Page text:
Why do people work?The motivation to work is derived from many different sources. Of course, the paycheck is always the reason cited first. However, various studies show that people who could get paid MORE at another job sometimes decide to stick around -- even though they are sacrificing a bigger paycheck. The fact that some people consciously decide to work for less money demonstrates that other powerful rewards are at play.
Life is short, and the choices we make on how to spend our time and develop our interests are important. There are valuable "non-financial rewards" that we seek in our jobs. As employees, we must take the non-financial rewards into account when deciding between jobs. And, as managers, we must identify the non-financial rewards and then dole them out liberally. Here are a few examples worth considering:
Experience: Careers flourish as a result of professional experiences. On-the-job training beats the classroom any day! The opportunities you are given to try new things and step out of your comfort zone are, in fact, valuable. Good managers identify "stretch assignments" for their employees and make an effort to spread them across a team. New opportunities are a form of compensation -- especially for people early in their careers. One classic story is the college graduate that decides between an invigorating job at a start-up and a undefined menial job at a corporate giant. While the corporate giant may be offering 10% more, the start-up is offering an incredible experience. Often times, the college grad will be short-sighted and focus only on the money rather than try to quantify the value of the experience in both roles.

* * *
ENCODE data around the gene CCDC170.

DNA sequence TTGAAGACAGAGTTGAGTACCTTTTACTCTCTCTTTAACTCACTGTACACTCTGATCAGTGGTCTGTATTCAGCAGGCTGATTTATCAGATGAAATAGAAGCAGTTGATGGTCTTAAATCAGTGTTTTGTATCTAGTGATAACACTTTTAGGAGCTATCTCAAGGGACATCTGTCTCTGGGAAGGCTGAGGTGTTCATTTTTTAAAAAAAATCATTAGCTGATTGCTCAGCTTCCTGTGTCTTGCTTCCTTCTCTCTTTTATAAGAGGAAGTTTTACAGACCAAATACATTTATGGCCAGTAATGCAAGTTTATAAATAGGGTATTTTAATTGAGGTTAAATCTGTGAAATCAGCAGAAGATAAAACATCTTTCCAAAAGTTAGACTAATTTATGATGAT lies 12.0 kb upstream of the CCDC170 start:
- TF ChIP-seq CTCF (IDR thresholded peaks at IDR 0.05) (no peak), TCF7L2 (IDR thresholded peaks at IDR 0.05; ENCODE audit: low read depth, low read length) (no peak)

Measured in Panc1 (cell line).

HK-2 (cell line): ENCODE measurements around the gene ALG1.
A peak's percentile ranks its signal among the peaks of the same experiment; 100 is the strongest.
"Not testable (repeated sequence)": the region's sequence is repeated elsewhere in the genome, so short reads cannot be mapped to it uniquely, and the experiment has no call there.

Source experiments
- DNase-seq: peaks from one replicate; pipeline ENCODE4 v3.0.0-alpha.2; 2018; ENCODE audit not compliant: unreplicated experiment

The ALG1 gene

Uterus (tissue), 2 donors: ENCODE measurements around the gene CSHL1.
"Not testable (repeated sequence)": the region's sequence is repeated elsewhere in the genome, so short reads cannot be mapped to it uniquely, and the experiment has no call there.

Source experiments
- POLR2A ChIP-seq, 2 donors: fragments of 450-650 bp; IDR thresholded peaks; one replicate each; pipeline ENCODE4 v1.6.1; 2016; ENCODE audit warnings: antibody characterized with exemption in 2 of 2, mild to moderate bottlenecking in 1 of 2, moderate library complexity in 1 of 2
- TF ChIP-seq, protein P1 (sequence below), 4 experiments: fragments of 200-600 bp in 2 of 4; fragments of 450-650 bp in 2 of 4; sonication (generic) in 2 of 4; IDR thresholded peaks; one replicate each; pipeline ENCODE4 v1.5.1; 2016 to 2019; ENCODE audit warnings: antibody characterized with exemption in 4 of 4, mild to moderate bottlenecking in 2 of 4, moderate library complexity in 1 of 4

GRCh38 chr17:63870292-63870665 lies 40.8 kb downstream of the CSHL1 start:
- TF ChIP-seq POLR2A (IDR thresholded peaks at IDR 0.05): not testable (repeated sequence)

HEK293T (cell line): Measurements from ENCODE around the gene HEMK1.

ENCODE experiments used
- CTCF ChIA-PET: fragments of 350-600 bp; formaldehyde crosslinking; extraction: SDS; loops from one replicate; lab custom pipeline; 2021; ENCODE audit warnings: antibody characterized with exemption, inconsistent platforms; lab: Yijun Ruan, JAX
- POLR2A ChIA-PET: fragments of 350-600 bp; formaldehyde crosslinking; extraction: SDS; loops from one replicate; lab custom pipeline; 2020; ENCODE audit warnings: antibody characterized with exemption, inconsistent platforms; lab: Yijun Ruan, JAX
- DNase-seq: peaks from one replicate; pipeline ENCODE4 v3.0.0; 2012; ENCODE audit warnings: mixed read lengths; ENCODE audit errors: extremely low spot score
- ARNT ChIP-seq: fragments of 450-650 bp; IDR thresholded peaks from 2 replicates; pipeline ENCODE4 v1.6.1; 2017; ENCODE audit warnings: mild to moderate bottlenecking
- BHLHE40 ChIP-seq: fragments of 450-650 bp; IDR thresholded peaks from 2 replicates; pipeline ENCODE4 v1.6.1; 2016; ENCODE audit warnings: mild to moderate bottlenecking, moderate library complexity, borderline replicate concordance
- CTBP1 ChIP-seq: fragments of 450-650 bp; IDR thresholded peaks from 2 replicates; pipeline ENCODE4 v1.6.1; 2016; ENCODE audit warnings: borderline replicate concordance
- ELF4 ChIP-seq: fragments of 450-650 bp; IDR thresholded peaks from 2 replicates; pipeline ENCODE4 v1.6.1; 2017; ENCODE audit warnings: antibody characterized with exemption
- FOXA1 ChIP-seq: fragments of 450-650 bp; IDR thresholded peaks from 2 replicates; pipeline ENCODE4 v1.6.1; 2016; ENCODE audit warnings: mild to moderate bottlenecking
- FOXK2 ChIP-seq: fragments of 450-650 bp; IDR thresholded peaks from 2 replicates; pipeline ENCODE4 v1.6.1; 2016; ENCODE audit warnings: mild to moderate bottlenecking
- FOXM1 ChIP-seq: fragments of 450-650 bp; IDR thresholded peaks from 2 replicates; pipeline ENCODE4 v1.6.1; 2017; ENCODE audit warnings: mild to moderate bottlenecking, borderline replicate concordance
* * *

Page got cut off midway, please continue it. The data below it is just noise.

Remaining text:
Feedback: People want to know how they are doing, and everyone wants to improve. Managers that make an effort to share frequent feedback with employees enjoy higher retention and an improving workforce. Employees should expect and actively seek feedback because it is another form of compensation that ultimately benefits them. The best managers recognize the value of feedback exchange and make the effort to support it.
And there are many more... The best managers and employees take the broader perspective when it comes to "compensation." Money is just one dimension of compensation. You'll under serve yourself if you only focus on one aspect of the rewards you receive for your work.